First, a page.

I was sent this recently published collection of short stories and a novella to review by www.marketmybook.in, and though I have taken a while to review it – to my shame – it was nothing to do with quality of the writing, rather my own too-busy-to-find-enough-time-to-read life.
Mr. Gupt is a skilled and accomplished writer, and his stories cover many different areas of life with equal ease – colonial history, the Naxalite movement, business tycoons – and I enjoyed them all.
There is, however, one big drawback to a good short story.
And that is its very shortness.
Caught up in the adventure of the opening story in the collection, “Hodson’s Gold”, I was taken aback to turn the page to find it had finished, leaving me with an admittedly good, clever puzzling ending, but actually wanting more…
Also, this story – because of its historical markers – made me want to learn more about Major WSR Hodson, whom I knew only as a controversial 19th century figure, and founder of Hodson’s Horse. Now, however, I want to know whether he also…ah, but I musn’t spoil the surprise for you.
It’s a great read.
This colonial/history-based story segues into another tale from a completely different world, that of West Bengal and the early days of the Naxalite movement. This story, “Friends” has such a clever ending that I can’t tell you any more, or I would spoil it…it certainly tool me by total surprise.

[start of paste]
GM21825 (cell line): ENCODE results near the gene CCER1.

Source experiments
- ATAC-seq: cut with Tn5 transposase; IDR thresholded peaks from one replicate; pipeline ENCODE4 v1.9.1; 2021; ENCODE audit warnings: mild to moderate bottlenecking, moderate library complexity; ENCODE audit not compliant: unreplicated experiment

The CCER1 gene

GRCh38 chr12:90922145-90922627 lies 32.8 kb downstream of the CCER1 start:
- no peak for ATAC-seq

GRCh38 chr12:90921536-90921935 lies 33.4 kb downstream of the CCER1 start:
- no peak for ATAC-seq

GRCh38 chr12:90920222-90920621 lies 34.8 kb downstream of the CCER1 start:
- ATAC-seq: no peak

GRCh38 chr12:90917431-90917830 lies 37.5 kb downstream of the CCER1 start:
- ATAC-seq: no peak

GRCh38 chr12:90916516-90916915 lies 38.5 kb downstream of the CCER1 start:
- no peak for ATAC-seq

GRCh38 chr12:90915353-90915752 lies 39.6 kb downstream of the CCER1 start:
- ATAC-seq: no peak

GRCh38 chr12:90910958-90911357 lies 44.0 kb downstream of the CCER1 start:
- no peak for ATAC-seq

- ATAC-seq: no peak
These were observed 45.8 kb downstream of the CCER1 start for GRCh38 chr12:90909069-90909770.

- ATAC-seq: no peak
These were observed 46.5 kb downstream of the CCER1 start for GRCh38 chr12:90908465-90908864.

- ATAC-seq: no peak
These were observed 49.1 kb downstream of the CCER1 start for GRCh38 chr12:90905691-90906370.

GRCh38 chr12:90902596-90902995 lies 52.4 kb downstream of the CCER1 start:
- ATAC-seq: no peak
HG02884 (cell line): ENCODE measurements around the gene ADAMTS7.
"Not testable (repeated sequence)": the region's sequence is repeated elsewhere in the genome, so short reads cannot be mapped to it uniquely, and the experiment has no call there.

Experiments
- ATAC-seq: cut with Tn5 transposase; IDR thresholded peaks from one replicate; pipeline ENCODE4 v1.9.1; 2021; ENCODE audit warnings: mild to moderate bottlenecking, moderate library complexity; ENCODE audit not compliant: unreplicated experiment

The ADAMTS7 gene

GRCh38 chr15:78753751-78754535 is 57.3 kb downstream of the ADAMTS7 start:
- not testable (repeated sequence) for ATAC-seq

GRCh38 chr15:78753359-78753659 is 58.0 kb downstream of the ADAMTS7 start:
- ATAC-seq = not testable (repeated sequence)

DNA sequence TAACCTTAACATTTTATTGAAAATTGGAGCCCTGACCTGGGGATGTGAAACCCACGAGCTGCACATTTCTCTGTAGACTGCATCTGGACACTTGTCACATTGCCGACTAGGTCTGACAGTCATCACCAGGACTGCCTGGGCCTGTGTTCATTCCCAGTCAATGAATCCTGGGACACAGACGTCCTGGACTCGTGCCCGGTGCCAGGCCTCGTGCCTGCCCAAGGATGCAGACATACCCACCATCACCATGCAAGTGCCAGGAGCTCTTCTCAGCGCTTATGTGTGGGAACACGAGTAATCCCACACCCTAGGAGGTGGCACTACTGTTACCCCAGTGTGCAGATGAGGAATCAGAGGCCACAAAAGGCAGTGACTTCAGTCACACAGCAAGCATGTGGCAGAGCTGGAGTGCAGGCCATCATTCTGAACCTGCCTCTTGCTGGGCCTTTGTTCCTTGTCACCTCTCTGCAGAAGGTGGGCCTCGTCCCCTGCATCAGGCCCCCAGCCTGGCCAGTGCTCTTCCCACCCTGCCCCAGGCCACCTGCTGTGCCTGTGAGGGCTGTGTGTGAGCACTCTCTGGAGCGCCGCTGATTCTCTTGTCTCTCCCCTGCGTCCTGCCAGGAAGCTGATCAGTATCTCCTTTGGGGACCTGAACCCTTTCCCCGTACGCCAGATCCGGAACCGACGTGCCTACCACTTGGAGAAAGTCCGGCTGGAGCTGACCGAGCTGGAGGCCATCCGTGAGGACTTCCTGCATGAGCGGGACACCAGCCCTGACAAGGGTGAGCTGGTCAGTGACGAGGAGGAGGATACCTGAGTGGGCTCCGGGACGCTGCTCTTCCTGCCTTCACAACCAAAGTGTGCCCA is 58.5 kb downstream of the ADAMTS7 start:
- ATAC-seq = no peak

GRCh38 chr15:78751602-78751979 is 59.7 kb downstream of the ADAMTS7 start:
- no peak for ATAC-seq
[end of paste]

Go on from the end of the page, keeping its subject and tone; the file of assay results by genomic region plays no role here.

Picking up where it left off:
Yet another really clever ending (that I also absolutely didn’t see coming) was in the interesting “Will Reena?”
Mr. Gupt is super skilled at pulling a surprise out of the bag in the closing sentences of his stories, making you think “Now why in earth didn’t I see THAT coming…”
Great collection, and I look forward to reading more of this talented writer in the future.
The physical book looks good, especially the cover, which I like very much indeed.
But Mr. Gupt has been poorly served by his editors.
There are far too many sloppy typos that simply shouldn’t be there, such as inconsistent spacing/use of hyphens, all of which are (I instinctively feel) not the writer’s error.
If you use foreign words, Get Them Right. Please.
It is NOT nom-de-gurre.
Nor is it a la carté.
If you don’t know, ask that clever Mr. Google.
Such silly carelessness spoils what is otherwise a good read.
But don’t let that put you off reading “Final Cut”, please, and if you wish to buy the book, nothing could be easier. Just click on the link below.
Published in 2013 by Frog Books, the paperback costs Rs 195/$10